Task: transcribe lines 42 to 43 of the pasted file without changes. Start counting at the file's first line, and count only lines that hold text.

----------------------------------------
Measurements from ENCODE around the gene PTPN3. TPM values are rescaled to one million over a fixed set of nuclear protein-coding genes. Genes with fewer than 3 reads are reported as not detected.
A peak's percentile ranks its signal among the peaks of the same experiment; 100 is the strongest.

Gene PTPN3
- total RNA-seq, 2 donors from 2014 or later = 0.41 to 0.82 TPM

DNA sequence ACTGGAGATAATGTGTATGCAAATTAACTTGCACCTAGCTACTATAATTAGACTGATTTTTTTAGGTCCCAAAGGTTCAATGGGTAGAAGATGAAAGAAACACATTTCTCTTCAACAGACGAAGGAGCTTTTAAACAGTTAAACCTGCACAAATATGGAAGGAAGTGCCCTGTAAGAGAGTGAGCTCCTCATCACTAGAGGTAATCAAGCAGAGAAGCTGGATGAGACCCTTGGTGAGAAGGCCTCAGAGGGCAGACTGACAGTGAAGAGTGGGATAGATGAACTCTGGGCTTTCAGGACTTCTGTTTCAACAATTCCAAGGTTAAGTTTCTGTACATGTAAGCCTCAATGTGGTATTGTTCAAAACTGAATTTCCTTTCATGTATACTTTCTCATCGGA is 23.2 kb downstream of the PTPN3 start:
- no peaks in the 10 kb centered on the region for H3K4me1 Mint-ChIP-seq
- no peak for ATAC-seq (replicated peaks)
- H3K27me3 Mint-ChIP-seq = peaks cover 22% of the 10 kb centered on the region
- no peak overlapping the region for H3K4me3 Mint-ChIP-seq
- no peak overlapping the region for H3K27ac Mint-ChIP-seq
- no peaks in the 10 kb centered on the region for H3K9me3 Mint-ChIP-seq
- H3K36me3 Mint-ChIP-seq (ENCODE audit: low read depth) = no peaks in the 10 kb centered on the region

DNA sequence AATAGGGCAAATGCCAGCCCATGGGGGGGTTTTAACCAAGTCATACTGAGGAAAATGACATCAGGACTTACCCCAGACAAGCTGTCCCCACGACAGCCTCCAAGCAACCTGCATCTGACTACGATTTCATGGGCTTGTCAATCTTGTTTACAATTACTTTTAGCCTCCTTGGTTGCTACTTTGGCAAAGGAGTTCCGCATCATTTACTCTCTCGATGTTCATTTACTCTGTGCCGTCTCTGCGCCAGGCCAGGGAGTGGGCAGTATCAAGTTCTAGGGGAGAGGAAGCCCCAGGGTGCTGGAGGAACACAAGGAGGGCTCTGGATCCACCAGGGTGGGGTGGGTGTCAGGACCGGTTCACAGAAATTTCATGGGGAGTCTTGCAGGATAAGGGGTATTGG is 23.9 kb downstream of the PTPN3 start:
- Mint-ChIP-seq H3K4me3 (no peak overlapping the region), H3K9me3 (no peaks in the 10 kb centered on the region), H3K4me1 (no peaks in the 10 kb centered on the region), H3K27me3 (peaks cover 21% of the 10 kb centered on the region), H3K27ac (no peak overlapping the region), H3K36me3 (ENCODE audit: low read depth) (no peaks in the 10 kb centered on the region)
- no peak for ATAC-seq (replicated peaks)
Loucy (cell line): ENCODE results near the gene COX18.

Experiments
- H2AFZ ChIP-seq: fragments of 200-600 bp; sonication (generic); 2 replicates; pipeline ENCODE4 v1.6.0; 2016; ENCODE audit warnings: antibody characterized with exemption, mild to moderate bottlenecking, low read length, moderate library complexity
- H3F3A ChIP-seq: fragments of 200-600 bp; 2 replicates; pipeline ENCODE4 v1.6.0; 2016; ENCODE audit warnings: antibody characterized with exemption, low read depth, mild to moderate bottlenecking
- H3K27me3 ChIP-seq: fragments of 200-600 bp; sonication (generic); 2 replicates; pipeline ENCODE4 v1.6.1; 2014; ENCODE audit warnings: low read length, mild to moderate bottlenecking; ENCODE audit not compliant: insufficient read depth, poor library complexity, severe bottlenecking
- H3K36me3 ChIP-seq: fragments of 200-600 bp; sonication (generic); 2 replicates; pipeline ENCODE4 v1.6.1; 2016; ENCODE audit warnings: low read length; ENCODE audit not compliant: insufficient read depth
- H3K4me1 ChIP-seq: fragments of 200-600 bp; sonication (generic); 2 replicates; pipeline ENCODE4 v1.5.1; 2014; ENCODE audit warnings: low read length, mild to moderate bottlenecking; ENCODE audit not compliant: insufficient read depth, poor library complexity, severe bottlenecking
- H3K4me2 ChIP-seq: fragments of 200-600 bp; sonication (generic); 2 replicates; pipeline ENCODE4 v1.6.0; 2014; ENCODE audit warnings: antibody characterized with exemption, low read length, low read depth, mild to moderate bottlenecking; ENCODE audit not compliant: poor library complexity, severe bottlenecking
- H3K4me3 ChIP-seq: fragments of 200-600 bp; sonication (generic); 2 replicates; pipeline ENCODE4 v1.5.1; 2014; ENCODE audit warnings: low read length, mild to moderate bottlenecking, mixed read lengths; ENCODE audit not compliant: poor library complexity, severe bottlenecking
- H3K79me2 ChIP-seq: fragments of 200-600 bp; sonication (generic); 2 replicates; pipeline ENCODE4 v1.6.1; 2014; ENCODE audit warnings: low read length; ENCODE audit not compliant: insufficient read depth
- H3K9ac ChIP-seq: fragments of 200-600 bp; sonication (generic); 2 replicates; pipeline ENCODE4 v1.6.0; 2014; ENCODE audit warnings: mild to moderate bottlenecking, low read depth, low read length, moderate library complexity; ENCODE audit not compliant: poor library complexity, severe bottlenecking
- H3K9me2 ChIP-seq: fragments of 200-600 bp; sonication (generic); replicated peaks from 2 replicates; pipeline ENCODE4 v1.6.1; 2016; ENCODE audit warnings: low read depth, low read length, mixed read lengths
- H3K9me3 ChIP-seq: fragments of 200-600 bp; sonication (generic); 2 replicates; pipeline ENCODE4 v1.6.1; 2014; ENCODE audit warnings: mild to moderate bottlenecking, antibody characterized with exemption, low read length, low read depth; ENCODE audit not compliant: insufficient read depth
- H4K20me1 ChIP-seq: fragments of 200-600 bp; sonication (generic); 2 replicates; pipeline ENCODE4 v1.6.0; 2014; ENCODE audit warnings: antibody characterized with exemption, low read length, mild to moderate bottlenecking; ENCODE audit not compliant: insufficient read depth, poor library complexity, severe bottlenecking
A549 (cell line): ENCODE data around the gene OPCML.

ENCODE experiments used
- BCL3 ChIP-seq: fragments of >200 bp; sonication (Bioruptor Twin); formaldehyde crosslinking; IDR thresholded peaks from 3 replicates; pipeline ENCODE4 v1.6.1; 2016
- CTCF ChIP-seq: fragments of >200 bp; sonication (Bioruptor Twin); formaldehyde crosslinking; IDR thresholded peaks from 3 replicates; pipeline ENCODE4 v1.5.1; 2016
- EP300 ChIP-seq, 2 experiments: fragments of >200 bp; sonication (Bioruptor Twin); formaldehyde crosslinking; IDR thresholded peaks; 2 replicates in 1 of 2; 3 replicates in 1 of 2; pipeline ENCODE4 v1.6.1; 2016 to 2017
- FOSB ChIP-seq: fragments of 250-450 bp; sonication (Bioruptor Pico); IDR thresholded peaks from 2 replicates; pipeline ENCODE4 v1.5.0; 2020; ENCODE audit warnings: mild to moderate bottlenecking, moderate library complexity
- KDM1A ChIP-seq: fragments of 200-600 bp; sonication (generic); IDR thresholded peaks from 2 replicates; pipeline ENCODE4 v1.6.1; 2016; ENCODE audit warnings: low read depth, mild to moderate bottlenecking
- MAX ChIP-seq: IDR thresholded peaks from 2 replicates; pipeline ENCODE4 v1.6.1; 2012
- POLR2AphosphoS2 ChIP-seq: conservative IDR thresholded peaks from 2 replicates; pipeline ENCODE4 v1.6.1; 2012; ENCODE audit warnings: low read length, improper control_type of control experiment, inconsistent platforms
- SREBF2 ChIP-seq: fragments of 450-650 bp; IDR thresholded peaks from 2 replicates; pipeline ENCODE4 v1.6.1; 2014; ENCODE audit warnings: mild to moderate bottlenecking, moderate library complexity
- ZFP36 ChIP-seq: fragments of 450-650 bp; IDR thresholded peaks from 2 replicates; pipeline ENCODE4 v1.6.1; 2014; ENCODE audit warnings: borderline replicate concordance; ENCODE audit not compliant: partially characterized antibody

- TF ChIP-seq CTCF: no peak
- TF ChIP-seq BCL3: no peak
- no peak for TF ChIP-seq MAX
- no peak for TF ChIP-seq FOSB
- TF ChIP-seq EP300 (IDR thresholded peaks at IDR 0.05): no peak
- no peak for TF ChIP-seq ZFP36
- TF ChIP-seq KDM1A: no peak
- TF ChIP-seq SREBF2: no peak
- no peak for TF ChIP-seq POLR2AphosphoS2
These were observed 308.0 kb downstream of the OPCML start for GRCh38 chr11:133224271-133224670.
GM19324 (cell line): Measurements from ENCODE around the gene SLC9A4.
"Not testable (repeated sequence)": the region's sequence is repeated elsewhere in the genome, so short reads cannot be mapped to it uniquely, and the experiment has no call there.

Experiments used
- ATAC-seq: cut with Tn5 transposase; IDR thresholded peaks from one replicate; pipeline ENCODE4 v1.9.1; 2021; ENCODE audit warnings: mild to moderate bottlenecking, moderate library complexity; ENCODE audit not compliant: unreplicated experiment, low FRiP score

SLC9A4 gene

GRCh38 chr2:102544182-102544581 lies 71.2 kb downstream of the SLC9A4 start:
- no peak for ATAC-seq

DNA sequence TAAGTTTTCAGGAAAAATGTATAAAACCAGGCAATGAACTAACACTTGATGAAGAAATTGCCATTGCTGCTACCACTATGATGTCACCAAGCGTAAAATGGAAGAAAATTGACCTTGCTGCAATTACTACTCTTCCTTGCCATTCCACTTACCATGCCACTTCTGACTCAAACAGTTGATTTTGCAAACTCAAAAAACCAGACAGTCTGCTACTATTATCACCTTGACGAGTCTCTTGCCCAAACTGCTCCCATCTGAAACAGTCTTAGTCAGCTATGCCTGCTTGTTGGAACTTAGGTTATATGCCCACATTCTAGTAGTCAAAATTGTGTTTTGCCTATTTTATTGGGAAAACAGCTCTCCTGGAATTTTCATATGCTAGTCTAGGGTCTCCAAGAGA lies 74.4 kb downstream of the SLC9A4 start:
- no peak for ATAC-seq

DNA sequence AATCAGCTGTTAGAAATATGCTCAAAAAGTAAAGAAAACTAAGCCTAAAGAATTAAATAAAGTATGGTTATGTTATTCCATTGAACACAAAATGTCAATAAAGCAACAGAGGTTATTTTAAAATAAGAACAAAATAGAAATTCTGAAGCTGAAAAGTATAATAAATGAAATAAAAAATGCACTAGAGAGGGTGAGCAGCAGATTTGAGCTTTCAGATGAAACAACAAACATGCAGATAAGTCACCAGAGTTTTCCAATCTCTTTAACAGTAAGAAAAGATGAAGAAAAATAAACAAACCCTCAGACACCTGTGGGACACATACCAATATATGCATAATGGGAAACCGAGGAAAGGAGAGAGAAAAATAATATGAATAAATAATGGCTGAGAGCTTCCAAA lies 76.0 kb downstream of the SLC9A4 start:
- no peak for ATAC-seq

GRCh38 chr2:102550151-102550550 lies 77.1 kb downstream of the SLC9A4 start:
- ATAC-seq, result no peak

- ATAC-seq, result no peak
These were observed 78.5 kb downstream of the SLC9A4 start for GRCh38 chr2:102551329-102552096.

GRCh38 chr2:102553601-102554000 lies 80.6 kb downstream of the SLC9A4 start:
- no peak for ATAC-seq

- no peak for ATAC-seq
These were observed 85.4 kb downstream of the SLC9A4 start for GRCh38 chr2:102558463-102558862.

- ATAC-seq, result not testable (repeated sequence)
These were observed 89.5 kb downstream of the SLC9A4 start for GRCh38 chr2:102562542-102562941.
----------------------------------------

- TF ChIP-seq BCL3: no peak
- no peak for TF ChIP-seq MAX